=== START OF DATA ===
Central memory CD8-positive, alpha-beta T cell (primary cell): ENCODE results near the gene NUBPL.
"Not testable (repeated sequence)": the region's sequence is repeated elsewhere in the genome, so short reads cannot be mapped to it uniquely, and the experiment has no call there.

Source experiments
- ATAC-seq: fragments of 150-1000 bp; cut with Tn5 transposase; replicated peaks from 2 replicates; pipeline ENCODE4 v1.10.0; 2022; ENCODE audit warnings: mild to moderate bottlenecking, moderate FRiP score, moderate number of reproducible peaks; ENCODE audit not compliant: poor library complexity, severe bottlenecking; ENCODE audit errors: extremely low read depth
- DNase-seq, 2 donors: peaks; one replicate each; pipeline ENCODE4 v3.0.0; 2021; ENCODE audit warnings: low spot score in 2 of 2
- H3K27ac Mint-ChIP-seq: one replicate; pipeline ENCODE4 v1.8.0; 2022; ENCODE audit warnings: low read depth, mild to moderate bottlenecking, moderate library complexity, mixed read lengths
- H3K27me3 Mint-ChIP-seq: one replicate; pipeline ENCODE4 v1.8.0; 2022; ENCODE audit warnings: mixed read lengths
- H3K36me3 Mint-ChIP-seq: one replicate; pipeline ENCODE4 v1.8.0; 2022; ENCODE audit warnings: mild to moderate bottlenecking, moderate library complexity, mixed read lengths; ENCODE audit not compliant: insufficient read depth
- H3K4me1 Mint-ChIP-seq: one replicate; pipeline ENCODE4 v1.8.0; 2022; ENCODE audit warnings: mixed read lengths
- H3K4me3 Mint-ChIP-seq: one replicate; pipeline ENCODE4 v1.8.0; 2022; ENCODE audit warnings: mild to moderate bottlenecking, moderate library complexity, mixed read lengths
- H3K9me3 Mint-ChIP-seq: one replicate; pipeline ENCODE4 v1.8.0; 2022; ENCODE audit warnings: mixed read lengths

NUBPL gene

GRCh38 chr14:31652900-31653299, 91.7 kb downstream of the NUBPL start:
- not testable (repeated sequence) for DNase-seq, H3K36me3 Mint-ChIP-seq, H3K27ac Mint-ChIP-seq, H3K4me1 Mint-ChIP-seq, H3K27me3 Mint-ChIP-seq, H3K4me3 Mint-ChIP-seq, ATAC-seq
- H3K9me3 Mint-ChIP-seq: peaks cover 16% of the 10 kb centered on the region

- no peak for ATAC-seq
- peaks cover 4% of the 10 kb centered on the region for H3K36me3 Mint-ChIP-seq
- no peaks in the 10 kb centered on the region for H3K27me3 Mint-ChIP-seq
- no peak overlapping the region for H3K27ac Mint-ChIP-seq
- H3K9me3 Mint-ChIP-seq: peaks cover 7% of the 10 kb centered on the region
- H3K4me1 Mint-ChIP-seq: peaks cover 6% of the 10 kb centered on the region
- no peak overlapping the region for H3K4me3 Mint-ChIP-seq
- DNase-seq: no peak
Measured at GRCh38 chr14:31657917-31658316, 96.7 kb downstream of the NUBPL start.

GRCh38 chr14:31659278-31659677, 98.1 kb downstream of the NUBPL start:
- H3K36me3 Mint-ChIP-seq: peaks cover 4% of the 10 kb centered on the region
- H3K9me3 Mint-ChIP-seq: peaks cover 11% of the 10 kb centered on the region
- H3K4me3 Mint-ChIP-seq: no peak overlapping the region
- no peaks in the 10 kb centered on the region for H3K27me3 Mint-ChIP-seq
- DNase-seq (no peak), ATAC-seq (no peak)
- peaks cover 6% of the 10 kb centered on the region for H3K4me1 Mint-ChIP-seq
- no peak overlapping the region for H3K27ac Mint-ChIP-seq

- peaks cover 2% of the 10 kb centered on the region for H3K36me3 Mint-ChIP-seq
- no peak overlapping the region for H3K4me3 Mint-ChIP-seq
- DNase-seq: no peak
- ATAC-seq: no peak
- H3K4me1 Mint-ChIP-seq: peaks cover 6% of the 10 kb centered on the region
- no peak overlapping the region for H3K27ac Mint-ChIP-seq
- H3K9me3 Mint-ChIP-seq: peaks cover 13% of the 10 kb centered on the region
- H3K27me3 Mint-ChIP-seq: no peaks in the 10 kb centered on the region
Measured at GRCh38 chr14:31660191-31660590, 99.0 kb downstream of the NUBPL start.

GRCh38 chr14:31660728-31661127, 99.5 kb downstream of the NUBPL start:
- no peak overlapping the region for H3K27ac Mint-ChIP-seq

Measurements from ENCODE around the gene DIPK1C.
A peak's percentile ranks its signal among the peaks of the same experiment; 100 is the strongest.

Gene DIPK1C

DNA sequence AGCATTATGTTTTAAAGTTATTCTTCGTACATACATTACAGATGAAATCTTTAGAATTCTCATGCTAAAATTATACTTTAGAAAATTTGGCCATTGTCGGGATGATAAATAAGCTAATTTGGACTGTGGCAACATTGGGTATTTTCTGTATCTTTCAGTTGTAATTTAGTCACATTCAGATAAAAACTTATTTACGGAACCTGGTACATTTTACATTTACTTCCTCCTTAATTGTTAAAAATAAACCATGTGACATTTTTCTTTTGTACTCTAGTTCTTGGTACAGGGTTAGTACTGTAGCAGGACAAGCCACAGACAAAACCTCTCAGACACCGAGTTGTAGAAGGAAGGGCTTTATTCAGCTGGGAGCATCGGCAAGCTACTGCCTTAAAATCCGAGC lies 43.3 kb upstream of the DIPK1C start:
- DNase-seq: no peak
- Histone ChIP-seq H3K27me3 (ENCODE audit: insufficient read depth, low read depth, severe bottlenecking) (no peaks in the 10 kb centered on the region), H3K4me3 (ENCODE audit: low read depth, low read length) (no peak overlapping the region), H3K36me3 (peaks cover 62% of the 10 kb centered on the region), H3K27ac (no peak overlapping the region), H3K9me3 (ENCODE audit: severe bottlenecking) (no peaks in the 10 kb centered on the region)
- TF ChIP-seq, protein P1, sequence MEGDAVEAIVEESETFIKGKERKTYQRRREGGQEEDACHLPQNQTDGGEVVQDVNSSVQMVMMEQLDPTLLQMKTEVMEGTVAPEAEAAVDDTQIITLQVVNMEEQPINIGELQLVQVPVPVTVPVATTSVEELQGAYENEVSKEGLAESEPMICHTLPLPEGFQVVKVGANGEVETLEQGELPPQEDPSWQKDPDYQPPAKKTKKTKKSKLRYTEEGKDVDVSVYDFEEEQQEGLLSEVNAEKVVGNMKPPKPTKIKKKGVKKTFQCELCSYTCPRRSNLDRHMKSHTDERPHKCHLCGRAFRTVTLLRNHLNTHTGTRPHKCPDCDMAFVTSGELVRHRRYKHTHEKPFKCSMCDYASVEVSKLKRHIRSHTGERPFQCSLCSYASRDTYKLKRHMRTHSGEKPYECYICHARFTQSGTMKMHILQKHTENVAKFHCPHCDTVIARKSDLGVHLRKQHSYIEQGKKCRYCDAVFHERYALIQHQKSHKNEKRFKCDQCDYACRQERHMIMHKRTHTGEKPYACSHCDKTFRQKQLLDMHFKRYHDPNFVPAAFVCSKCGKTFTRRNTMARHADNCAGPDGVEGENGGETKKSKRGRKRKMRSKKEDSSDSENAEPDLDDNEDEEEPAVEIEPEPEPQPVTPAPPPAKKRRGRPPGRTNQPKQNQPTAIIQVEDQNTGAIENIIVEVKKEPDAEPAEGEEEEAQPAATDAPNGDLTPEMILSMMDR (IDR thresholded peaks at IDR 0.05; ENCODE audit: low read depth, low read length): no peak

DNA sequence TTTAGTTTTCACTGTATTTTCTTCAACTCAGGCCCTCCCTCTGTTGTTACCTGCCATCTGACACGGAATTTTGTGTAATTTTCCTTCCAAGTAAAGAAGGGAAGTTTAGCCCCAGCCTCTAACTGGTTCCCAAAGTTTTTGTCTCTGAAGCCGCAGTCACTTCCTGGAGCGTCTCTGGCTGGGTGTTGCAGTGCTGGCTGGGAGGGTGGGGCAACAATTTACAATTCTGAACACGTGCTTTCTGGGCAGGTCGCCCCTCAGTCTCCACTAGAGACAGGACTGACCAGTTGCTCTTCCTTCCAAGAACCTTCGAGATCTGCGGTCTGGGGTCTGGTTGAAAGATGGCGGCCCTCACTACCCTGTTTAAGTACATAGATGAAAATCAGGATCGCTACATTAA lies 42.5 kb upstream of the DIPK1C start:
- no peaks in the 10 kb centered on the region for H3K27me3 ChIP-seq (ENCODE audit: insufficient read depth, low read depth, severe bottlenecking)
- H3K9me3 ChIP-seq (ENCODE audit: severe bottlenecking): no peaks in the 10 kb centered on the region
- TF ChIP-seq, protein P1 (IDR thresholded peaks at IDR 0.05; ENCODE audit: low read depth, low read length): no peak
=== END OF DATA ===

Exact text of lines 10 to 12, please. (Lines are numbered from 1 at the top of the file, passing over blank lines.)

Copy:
- H3K4me3 Mint-ChIP-seq: one replicate; pipeline ENCODE4 v1.8.0; 2022; ENCODE audit warnings: mild to moderate bottlenecking, moderate library complexity, mixed read lengths
- H3K9me3 Mint-ChIP-seq: one replicate; pipeline ENCODE4 v1.8.0; 2022; ENCODE audit warnings: mixed read lengths

NUBPL gene